Game Development Reference
exists a move of one player that ensures the win against all moves of the
other player. In this case the game has just two rounds: The first player picks
a run on the input tree, and the second player picks a path through the run.
The first player wins if the path satisfies the acceptance condition. We will
modify this game such that the players do not choose these objects in one
step but incrementally build them. This allows us to express the acceptance
of a tree in the form
strategy for Eva
strategies for Adam ( ... ) .
Then we use determinacy of these games allowing us to express non-
acceptance of a tree as
strategy for Adam
strategies for Eva ( ... ) .
This statement is in the form of
and we show how to construct an
automaton that checks this property.
We start by defining the membership game that characterises the mem-
bership of a tree t in the language of a given PTA
=( Q, Σ ,q in , Δ , pri ).
Since one player tries to construct an accepting run and the other player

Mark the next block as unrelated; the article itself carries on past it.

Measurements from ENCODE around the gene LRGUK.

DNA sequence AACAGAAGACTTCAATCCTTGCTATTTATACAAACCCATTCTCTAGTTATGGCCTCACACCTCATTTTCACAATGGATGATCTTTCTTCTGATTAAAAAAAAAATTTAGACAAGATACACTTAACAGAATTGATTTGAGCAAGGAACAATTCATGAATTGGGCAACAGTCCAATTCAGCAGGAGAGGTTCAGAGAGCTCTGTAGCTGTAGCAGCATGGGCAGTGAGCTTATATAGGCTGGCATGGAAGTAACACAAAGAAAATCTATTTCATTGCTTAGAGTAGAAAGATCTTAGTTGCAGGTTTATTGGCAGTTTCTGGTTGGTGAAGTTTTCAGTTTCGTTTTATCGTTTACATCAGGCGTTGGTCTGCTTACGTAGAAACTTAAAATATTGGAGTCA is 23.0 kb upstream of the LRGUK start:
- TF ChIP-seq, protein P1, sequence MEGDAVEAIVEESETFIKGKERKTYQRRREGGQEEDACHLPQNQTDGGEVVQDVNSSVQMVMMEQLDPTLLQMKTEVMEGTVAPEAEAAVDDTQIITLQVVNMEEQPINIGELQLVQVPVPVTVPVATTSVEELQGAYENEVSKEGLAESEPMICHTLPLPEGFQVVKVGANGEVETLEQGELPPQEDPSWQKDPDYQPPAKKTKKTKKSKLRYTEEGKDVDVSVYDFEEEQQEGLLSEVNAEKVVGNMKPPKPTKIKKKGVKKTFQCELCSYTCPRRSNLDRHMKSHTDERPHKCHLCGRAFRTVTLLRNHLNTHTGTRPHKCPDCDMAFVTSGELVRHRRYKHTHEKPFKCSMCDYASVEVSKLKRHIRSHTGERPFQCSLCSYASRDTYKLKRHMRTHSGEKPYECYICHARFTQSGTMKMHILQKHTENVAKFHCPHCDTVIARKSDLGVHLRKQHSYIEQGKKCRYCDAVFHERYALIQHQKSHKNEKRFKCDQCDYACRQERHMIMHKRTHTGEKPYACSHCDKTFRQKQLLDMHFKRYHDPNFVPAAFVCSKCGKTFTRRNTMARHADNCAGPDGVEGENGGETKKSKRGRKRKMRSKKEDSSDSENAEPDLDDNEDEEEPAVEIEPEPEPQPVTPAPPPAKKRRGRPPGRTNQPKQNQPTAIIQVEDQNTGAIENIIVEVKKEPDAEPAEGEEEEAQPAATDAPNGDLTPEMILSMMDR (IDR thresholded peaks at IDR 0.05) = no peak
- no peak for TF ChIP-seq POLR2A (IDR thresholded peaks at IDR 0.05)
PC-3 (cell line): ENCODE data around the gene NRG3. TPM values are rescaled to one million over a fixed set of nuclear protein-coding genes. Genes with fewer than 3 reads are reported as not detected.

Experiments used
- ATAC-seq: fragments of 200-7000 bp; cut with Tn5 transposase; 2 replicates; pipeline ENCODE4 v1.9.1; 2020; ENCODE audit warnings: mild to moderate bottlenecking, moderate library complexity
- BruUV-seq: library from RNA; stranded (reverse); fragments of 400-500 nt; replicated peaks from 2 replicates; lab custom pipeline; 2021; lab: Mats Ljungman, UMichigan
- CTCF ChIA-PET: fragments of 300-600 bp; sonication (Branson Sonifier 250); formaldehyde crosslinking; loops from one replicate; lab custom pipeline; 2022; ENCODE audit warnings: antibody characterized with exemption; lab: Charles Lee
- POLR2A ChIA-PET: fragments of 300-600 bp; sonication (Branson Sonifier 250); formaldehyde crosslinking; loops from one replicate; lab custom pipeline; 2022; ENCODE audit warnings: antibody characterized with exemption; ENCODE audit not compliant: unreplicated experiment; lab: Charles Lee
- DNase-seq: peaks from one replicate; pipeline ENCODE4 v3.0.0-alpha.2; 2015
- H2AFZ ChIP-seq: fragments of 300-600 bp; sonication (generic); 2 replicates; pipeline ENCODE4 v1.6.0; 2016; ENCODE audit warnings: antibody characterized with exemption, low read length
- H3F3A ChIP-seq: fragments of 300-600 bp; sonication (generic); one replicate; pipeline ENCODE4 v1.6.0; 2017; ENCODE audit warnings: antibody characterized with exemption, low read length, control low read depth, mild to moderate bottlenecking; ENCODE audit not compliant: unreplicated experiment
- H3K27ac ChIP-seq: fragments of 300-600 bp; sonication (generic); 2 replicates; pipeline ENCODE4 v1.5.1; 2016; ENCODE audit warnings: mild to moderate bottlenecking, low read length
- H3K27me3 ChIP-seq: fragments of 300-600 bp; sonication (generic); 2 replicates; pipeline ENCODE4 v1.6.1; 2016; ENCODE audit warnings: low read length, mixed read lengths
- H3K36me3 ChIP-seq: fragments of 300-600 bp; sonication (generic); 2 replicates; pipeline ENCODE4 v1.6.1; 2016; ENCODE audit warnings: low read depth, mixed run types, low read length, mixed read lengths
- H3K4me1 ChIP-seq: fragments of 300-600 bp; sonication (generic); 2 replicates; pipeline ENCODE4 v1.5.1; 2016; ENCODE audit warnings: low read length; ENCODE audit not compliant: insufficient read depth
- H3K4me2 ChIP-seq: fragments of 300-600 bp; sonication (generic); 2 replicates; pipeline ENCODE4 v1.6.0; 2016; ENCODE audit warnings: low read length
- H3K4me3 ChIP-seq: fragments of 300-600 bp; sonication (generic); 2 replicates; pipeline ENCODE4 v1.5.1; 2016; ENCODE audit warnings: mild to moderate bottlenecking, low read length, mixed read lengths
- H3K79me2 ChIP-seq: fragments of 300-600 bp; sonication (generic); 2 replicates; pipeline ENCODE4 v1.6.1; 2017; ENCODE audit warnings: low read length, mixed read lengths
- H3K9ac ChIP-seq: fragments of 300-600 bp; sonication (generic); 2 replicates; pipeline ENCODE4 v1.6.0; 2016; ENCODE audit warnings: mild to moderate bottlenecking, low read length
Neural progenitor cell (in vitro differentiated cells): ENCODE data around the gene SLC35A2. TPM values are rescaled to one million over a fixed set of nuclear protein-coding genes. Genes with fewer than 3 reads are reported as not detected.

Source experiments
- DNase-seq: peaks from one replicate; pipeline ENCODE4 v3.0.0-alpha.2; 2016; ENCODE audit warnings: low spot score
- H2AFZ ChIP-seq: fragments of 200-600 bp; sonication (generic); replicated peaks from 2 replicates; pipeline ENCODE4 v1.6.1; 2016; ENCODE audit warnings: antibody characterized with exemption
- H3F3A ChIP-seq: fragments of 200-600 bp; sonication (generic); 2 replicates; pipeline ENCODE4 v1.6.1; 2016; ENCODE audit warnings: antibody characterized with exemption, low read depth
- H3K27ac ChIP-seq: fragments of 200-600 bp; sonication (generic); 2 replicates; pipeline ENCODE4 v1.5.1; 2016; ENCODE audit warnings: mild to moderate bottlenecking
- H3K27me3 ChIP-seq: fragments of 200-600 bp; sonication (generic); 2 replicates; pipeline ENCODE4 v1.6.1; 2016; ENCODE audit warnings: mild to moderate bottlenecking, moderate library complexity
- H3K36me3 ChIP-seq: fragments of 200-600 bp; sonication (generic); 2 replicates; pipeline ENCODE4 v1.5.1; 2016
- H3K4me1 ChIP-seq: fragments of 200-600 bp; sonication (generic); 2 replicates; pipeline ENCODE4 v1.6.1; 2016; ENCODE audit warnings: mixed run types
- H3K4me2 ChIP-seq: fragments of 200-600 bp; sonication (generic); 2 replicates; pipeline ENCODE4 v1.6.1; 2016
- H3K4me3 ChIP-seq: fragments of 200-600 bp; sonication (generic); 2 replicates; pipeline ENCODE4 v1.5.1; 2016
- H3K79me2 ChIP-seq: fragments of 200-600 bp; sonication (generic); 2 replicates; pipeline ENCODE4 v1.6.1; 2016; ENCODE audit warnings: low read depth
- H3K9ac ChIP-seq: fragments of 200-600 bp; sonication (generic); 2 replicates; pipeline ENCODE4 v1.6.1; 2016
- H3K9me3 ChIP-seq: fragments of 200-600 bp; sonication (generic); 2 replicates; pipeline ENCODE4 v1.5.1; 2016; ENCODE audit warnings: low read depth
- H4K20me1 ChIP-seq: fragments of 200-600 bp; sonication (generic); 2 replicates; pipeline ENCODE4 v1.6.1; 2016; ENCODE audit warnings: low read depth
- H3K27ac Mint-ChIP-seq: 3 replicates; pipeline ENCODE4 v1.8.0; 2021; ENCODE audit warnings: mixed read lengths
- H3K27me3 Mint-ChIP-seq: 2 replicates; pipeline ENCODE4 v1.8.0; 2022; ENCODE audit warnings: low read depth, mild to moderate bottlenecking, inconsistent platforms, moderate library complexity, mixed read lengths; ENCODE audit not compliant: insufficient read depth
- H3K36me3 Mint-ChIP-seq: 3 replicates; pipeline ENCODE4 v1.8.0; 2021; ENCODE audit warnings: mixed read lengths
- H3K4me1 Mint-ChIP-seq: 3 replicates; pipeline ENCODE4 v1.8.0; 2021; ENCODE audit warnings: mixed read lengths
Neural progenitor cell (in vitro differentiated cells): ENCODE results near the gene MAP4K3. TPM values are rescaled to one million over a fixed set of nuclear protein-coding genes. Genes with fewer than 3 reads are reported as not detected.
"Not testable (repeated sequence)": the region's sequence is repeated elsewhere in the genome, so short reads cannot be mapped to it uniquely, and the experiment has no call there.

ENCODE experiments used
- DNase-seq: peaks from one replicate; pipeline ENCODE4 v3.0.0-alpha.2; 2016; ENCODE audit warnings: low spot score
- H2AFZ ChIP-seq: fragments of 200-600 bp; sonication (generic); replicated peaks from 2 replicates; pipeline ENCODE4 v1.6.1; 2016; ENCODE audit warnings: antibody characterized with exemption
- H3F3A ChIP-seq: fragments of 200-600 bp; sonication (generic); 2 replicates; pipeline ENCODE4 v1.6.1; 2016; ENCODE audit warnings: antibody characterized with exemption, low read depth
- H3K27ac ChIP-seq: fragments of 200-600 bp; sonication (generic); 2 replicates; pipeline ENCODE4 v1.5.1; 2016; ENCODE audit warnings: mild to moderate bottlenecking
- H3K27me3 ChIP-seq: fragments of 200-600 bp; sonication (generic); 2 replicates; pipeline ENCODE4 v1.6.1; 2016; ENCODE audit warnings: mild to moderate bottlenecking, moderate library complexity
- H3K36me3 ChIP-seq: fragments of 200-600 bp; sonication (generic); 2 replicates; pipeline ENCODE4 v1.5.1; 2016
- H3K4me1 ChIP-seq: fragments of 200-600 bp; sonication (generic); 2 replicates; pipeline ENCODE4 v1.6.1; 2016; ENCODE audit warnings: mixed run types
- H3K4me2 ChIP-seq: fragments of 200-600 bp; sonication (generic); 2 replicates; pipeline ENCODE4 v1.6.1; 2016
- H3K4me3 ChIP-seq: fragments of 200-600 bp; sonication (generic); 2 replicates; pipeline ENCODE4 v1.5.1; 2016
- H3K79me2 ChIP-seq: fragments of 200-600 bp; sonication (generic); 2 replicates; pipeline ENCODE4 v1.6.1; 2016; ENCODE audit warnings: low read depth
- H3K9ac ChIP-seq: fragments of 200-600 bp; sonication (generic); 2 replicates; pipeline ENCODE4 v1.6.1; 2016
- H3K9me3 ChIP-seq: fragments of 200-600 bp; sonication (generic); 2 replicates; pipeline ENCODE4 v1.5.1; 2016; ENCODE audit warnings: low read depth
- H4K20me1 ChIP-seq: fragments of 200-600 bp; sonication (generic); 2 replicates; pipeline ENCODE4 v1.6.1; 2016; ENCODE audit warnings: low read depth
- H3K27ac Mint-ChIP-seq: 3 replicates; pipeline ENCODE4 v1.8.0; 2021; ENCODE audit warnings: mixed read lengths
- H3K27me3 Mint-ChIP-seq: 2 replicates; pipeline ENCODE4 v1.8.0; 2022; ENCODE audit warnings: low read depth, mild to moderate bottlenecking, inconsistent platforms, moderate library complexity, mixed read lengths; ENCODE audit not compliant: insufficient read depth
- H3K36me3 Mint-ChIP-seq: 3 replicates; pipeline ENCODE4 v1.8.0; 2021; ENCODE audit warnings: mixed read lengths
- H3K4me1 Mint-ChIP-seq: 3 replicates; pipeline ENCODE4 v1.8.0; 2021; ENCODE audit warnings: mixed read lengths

tries to show that the run is not accepting by selecting a path through the
run, we call the players Constructor and Spoiler. This game has been
proposed by Gurevich and Harrington , where the players are called
Automaton and Pathfinder.
The rules of the game are as follows:
• The game starts at the root of the tree in the initial state of A , i.e., in the
position ( q in ,ε ).
} ∗ isanode
The moves of the game from a position ( u, q ) where u
0 , 1
of t , and q is a state of
1 Constructor picks a transition ( q, a, q 0 ,q 1 ) that matches q and the
label a of t at u , i.e., a = t ( u ).
2 Spoiler chooses a direction and the game moves on to position ( u 0 ,q 0 )
or ( u 1 ,q 1 ).
A play of this game is an infinite sequence of states and transitions together
with the nodes in the tree. For the winning condition only the sequence of
states is interesting: Constructor wins if this state sequence satisfies
the acceptance condition of
The shape of this game is illustrated in Figure 2.11. The dashed lines
represent the tree nodes. For each tree node the circles represent states, i.e.,
the positions of Constructor, and the triangles transitions. The arrows